The NWS rolled out a new heat tool just in time for summer

Written by Meteorologist Mary Wasson

Last updated 6/13/2024, 1:58:01 AM

This summer the National Weather Service and the Center for Disease Control have launched a new Heat and Health Initiative to protect Americans from heat exposure. 

The new measurement is called HeatRisk, and it’s an experimental color-numeric-based index that provides a 7-day heat forecast that tells you when temperatures may reach a level that could harm your health. 

HeatRisk takes into consideration:

  • How unusual the heat is for the time of the year
  • The duration of the heat including both daytime and nighttime temperatures
  • If those temperatures pose an elevated risk of heat-related impacts based on data from the CDC

This new measurement will serve as another NWS tool that can be used to protect lives from potential risks of excessive heat. It has proved useful in the Western United States since its launch there in 2014. This year it was expanded across the contiguous United States and has already made a difference with the extreme heat in Texas and the Desert Southwest the last few weeks.  

According to the CDC, more than two-thirds of Americans were under heat alerts in 2023, becoming more frequent and intense. A recent report from the CDC found that daily emergency department visits because of heat-related illness in 2023 peaked in several regions over the warm-season months and, in those regions, remained exceedingly high for an extended duration. 

Extreme heat has a disproportionate impact on specific groups, heightening their susceptibility to heat-related illness and adverse effects.

Some of these groups include:

  • The elderly and the very young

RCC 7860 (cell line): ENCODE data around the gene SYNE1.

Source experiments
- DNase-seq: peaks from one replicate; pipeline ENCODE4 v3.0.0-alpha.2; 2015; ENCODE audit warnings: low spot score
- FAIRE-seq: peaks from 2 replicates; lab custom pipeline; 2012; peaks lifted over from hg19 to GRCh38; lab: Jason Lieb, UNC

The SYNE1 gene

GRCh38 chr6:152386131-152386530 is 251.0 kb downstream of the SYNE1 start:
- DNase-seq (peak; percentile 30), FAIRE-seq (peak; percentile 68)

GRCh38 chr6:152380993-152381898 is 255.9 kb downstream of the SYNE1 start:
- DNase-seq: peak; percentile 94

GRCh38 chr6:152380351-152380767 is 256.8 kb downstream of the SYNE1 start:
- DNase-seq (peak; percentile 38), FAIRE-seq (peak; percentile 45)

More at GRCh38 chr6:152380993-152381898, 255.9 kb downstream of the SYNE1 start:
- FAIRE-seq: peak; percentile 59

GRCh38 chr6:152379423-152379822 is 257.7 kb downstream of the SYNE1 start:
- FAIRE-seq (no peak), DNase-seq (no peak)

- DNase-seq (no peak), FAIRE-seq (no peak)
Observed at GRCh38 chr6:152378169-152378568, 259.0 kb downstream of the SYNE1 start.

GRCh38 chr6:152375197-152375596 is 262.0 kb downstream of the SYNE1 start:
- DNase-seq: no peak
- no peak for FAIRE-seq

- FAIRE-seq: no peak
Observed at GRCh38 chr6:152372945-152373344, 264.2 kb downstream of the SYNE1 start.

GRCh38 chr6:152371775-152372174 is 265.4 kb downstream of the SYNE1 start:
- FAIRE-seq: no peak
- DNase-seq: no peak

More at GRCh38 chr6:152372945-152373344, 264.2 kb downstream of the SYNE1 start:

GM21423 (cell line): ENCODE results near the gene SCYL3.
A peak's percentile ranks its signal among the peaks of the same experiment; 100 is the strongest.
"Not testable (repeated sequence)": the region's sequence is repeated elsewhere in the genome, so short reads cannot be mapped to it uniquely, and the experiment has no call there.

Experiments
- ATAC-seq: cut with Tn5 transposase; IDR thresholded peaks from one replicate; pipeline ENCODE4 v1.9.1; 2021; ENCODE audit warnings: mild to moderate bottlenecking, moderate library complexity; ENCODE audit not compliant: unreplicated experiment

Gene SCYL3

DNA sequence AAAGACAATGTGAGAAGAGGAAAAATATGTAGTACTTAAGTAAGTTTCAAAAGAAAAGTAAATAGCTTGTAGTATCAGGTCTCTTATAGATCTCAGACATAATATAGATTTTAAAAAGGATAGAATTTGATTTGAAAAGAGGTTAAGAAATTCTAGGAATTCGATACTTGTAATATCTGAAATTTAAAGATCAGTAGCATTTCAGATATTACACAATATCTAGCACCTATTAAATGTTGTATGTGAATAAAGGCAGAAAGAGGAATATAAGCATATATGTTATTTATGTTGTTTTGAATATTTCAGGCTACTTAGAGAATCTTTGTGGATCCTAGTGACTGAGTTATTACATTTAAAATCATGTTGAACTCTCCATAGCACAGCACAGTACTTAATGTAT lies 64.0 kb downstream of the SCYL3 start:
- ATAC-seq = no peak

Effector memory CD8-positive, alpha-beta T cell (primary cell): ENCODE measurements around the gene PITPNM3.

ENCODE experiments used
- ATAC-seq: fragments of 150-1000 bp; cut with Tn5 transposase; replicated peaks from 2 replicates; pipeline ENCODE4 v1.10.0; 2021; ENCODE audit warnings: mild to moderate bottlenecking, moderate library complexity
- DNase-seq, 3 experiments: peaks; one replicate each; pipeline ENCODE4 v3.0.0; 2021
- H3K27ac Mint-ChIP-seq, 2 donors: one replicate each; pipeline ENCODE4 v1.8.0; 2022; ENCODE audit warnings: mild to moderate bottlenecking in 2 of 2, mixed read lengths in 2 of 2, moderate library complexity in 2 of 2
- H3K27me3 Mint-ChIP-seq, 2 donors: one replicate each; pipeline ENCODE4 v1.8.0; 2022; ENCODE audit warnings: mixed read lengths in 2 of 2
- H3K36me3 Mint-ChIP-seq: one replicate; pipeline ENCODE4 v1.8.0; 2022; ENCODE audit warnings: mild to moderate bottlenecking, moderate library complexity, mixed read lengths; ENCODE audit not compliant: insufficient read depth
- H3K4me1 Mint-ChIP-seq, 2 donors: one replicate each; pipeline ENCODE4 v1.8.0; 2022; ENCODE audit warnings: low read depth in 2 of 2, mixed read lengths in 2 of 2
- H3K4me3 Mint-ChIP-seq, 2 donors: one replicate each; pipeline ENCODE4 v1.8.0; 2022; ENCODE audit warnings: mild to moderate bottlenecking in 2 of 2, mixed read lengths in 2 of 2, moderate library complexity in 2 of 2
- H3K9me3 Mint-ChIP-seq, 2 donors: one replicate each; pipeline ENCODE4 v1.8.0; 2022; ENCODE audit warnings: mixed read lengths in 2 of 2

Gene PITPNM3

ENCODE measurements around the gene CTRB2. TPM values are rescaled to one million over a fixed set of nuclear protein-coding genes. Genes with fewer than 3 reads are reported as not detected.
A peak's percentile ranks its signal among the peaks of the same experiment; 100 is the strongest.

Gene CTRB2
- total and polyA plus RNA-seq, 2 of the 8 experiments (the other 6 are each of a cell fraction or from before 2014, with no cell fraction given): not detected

• People experiencing homelessness
  • Those on certain medications and those with pre-existing conditions that make them more sensitive to heat 
  • Those working outdoors -- especially new workers, temporary workers, or those returning to work after a week or more off, along with workers working indoors in a non-cooled space
  • Those exercising or doing strenuous activities outdoors during the heat of the day - especially those not used to the level of heat expected, those who are not drinking enough fluids, or those new to that type of activity
  • Those without a reliable source of cooling and hydration - this includes otherwise healthy individuals who are attending outdoor activities and are exposed to the heat and may not recognize the early symptoms of heat stress
  • Those not acclimated to the level of heat expected - especially those who are new to a much warmer climate
  • Those sensitive to poor air quality, which can be exacerbated by heat waves
  • Those living in low-income communities
  • Some economic sectors are also affected by increasing levels of heat, such as energy and transportation

When you are faced with extreme heat, be sure to stay safe and recognize the signs of heat illness. 

1. Stay cool: Stay indoors in an air-conditioned space, or use a fan. You can also take cool showers or baths, keep your skin wet with a damp sponge or spray bottle, or wear light-colored, loose-fitting clothing. Light colors reflect heat and sunlight, which helps maintain your body temperature. 

2. Stay hydrated: Drink plenty of water before you feel thirsty, especially if you're outdoors or active. You can start with 16 ounces before you start working, and then drink 5–7 ounces every 15–20 minutes. Avoid dehydrating drinks like caffeinated beverages and alcohol. 

3. Protect your skin: Wear sunscreen and a wide-brimmed hat to protect your face from the sun. 

4. Pace yourself: Avoid strenuous activity and schedule frequent breaks. If you're working outdoors, take time to acclimatize. 

5. Be aware of signs of heat illness: Look out for heavy sweating, painful muscle cramps, nausea or vomiting, dizziness or headache, fast and weak pulse, or fainting.